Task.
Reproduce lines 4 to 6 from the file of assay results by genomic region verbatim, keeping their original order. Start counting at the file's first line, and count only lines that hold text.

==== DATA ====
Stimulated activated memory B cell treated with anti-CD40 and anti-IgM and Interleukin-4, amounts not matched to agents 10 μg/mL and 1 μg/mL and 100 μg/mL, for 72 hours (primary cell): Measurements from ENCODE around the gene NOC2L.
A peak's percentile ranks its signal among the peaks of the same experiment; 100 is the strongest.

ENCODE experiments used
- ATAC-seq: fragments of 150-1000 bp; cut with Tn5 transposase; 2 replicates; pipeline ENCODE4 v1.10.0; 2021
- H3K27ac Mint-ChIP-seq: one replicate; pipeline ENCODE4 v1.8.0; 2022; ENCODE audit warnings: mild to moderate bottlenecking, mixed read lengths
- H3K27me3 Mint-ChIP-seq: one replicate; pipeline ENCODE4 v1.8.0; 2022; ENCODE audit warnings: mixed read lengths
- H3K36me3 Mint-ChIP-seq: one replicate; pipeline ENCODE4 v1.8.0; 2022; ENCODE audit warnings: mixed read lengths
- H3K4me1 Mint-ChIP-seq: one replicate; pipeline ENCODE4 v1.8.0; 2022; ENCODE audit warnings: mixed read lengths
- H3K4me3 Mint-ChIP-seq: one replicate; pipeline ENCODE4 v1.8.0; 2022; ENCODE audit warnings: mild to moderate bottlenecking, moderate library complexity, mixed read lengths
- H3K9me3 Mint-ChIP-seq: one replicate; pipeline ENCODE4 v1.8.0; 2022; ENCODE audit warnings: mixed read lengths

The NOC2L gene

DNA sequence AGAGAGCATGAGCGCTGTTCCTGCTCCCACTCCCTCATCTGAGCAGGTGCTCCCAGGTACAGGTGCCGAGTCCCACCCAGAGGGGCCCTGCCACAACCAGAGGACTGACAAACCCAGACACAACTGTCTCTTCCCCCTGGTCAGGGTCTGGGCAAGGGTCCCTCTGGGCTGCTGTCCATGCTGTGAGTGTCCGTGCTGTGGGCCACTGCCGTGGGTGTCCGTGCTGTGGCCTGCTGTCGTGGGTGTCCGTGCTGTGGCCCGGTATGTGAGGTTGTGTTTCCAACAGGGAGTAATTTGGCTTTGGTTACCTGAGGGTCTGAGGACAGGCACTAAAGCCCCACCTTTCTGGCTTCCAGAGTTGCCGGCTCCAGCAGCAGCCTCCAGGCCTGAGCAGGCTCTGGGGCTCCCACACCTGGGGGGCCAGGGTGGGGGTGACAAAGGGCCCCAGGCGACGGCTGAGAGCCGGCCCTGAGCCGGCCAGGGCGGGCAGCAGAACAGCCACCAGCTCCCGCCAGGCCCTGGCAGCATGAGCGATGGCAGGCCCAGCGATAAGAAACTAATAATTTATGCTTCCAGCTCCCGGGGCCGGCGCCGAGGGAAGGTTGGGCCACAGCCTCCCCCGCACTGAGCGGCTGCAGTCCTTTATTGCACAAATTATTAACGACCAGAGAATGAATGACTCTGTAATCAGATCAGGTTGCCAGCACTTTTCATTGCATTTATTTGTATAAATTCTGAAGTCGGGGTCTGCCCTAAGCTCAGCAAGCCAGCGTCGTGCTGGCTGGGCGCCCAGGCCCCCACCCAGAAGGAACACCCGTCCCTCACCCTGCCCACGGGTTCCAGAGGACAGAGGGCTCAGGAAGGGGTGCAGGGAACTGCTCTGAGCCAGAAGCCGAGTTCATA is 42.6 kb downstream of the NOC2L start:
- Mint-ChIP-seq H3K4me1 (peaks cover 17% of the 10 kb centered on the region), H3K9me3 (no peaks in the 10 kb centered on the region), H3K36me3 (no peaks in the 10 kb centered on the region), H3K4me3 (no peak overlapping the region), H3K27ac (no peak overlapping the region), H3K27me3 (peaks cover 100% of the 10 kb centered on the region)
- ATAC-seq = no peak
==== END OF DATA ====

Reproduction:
- ATAC-seq: fragments of 150-1000 bp; cut with Tn5 transposase; 2 replicates; pipeline ENCODE4 v1.10.0; 2021
- H3K27ac Mint-ChIP-seq: one replicate; pipeline ENCODE4 v1.8.0; 2022; ENCODE audit warnings: mild to moderate bottlenecking, mixed read lengths
- H3K27me3 Mint-ChIP-seq: one replicate; pipeline ENCODE4 v1.8.0; 2022; ENCODE audit warnings: mixed read lengths